For the first time since the government started tracking drug-related deaths in 1979, narcotics have topped traffic fatalities—37,485 for drugs vs. 36,284 for accidents in 2009 (the most recent year available), reports the LA Times. But the big culprit isn't street drugs: it's prescription pills like Xanax, OxyContin, and especially Vicodin, which kill more people than cocaine and heroin combined. "The problem is right here under our noses in our medicine cabinets," says a Santa Barbara sheriff.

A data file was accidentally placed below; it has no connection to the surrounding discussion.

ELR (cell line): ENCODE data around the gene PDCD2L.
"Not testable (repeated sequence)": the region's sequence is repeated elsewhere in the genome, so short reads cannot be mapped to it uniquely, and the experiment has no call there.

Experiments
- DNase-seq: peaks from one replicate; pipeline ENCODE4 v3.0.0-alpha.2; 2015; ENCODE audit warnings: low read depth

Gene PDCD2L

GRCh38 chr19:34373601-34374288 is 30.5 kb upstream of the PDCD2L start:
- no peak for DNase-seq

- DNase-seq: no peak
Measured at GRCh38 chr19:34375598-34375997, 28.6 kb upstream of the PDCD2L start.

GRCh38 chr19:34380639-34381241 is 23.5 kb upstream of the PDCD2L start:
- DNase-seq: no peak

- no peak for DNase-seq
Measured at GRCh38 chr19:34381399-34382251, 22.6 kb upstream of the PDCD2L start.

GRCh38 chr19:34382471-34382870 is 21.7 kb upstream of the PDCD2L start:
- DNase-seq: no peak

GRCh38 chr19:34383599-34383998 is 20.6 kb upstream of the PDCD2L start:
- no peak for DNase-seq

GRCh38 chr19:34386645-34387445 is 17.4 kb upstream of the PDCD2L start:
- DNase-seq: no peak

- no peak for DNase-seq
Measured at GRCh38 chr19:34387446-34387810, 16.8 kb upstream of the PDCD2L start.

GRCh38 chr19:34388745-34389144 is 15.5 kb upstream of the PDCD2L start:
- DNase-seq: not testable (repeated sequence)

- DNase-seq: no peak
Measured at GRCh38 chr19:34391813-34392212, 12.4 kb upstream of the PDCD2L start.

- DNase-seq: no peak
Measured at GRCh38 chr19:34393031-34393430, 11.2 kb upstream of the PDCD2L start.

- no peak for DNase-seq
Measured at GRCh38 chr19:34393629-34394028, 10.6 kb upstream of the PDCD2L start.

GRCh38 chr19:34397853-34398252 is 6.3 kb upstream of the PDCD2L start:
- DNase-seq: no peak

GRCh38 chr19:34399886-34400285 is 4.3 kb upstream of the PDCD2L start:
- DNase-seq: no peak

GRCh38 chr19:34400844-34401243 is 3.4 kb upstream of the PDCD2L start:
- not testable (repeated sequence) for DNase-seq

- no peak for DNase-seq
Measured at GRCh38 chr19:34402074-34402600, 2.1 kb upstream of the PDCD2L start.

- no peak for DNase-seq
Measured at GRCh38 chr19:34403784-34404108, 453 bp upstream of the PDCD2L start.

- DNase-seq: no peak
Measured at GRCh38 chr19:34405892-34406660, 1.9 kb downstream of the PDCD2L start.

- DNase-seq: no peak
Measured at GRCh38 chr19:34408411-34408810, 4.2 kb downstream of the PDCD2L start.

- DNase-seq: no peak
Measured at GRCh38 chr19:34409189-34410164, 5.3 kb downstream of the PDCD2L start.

While traffic fatalities have dropped by a third since the 1970s, despite people driving much more now, drug deaths have doubled in the last decade—tripled for people ages 50-69—thanks in large part to powerful new drugs and marketing campaigns by Big Pharma. And the deaths cross the spectrum, from seniors accidentally double-dosing to adults who've been to rehab to teenagers casually popping dad's pills. "What's really scary is we don't know a lot about how to reduce prescription deaths," says one researcher. "It's a wonderful medical advancement that we can treat pain, but we haven't figured out the safety belt yet."